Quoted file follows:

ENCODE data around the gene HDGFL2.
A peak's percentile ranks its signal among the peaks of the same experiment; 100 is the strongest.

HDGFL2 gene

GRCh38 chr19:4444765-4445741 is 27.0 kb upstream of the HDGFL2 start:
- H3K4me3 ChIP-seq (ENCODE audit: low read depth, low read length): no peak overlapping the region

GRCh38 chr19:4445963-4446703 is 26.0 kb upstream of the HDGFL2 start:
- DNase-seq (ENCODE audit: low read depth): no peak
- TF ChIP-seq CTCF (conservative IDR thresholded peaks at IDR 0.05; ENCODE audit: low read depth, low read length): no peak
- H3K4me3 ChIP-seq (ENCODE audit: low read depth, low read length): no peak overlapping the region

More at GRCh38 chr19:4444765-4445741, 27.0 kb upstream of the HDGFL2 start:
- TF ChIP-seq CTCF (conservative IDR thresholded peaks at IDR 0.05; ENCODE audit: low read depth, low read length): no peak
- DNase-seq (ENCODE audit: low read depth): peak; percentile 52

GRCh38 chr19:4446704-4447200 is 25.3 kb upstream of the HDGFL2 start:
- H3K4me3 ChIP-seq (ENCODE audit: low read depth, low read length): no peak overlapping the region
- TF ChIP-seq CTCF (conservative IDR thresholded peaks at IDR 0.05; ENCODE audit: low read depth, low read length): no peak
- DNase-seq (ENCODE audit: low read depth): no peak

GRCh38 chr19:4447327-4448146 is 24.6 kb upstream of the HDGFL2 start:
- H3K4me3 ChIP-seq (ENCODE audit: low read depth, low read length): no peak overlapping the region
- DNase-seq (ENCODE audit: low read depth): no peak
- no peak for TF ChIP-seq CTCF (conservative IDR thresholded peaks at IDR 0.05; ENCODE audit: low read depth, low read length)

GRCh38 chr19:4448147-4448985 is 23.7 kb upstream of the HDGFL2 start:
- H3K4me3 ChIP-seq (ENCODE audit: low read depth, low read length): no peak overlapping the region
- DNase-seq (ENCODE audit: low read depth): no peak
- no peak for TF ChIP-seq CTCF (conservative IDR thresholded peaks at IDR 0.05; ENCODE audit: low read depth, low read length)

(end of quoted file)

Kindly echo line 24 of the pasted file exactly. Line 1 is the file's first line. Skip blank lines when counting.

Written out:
- no peak for TF ChIP-seq CTCF (conservative IDR thresholded peaks at IDR 0.05; ENCODE audit: low read depth, low read length)